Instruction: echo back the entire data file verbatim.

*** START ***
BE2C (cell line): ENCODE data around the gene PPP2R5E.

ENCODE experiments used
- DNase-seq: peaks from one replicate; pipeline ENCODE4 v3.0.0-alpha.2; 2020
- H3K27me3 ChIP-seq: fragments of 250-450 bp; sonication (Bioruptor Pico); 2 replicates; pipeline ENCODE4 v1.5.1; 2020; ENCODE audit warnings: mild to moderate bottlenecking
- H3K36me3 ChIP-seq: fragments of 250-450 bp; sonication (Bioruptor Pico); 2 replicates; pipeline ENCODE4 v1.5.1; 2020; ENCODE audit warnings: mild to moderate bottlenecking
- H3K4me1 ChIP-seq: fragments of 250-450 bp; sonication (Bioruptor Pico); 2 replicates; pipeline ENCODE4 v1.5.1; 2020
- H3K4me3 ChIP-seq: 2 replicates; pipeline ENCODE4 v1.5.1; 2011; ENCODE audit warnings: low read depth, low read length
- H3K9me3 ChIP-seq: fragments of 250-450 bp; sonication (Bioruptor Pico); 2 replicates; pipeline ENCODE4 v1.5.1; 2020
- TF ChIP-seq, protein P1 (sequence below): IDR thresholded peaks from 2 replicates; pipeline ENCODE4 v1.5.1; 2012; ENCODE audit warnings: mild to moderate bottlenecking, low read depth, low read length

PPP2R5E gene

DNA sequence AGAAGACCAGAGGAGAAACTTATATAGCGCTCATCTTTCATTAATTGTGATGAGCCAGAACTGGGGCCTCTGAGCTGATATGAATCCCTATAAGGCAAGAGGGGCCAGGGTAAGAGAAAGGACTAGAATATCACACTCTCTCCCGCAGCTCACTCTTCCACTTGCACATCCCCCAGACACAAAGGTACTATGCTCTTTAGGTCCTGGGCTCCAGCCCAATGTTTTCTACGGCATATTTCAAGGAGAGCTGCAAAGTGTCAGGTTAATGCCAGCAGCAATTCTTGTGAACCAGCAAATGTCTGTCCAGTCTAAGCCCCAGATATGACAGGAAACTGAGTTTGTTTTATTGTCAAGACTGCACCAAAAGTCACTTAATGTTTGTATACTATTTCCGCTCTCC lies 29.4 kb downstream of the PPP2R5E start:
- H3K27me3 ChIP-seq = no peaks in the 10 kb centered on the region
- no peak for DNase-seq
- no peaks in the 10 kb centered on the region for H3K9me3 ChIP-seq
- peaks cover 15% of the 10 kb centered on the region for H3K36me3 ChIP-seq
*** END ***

BE2C (cell line): ENCODE data around the gene PPP2R5E.

ENCODE experiments used
- DNase-seq: peaks from one replicate; pipeline ENCODE4 v3.0.0-alpha.2; 2020
- H3K27me3 ChIP-seq: fragments of 250-450 bp; sonication (Bioruptor Pico); 2 replicates; pipeline ENCODE4 v1.5.1; 2020; ENCODE audit warnings: mild to moderate bottlenecking
- H3K36me3 ChIP-seq: fragments of 250-450 bp; sonication (Bioruptor Pico); 2 replicates; pipeline ENCODE4 v1.5.1; 2020; ENCODE audit warnings: mild to moderate bottlenecking
- H3K4me1 ChIP-seq: fragments of 250-450 bp; sonication (Bioruptor Pico); 2 replicates; pipeline ENCODE4 v1.5.1; 2020
- H3K4me3 ChIP-seq: 2 replicates; pipeline ENCODE4 v1.5.1; 2011; ENCODE audit warnings: low read depth, low read length
- H3K9me3 ChIP-seq: fragments of 250-450 bp; sonication (Bioruptor Pico); 2 replicates; pipeline ENCODE4 v1.5.1; 2020
- TF ChIP-seq, protein P1 (sequence below): IDR thresholded peaks from 2 replicates; pipeline ENCODE4 v1.5.1; 2012; ENCODE audit warnings: mild to moderate bottlenecking, low read depth, low read length

PPP2R5E gene

DNA sequence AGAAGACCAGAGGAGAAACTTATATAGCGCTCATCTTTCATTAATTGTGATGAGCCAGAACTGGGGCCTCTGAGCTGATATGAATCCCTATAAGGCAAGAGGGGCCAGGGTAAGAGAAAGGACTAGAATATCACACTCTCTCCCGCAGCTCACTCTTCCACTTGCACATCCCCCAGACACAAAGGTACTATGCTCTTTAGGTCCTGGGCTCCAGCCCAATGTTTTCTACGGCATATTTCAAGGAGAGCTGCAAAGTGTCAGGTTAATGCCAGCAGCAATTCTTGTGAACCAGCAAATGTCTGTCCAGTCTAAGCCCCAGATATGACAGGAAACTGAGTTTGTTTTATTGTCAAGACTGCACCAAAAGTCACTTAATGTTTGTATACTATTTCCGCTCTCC lies 29.4 kb downstream of the PPP2R5E start:
- H3K27me3 ChIP-seq = no peaks in the 10 kb centered on the region
- no peak for DNase-seq
- no peaks in the 10 kb centered on the region for H3K9me3 ChIP-seq
- peaks cover 15% of the 10 kb centered on the region for H3K36me3 ChIP-seq